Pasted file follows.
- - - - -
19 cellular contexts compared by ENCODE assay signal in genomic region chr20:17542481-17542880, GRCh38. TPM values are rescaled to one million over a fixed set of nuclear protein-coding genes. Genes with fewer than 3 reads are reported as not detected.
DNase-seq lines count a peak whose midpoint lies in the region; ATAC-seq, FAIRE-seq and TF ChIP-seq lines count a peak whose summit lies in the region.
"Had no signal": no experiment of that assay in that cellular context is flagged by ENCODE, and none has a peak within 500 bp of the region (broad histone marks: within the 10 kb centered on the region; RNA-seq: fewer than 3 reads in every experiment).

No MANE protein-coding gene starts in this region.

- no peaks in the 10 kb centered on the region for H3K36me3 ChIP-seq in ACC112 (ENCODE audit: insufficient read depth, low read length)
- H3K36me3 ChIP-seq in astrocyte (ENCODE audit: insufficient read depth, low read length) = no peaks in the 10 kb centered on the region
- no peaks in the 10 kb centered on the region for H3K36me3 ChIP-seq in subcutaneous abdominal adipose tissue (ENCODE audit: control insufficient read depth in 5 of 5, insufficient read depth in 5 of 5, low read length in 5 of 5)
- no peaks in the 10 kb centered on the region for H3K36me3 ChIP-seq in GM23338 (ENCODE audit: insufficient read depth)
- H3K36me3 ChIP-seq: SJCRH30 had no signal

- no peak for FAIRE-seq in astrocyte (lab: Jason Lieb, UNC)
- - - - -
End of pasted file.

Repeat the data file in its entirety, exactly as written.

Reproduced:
19 cellular contexts compared by ENCODE assay signal in genomic region chr20:17542481-17542880, GRCh38. TPM values are rescaled to one million over a fixed set of nuclear protein-coding genes. Genes with fewer than 3 reads are reported as not detected.
DNase-seq lines count a peak whose midpoint lies in the region; ATAC-seq, FAIRE-seq and TF ChIP-seq lines count a peak whose summit lies in the region.
"Had no signal": no experiment of that assay in that cellular context is flagged by ENCODE, and none has a peak within 500 bp of the region (broad histone marks: within the 10 kb centered on the region; RNA-seq: fewer than 3 reads in every experiment).

No MANE protein-coding gene starts in this region.

- no peaks in the 10 kb centered on the region for H3K36me3 ChIP-seq in ACC112 (ENCODE audit: insufficient read depth, low read length)
- H3K36me3 ChIP-seq in astrocyte (ENCODE audit: insufficient read depth, low read length) = no peaks in the 10 kb centered on the region
- no peaks in the 10 kb centered on the region for H3K36me3 ChIP-seq in subcutaneous abdominal adipose tissue (ENCODE audit: control insufficient read depth in 5 of 5, insufficient read depth in 5 of 5, low read length in 5 of 5)
- no peaks in the 10 kb centered on the region for H3K36me3 ChIP-seq in GM23338 (ENCODE audit: insufficient read depth)
- H3K36me3 ChIP-seq: SJCRH30 had no signal

- no peak for FAIRE-seq in astrocyte (lab: Jason Lieb, UNC)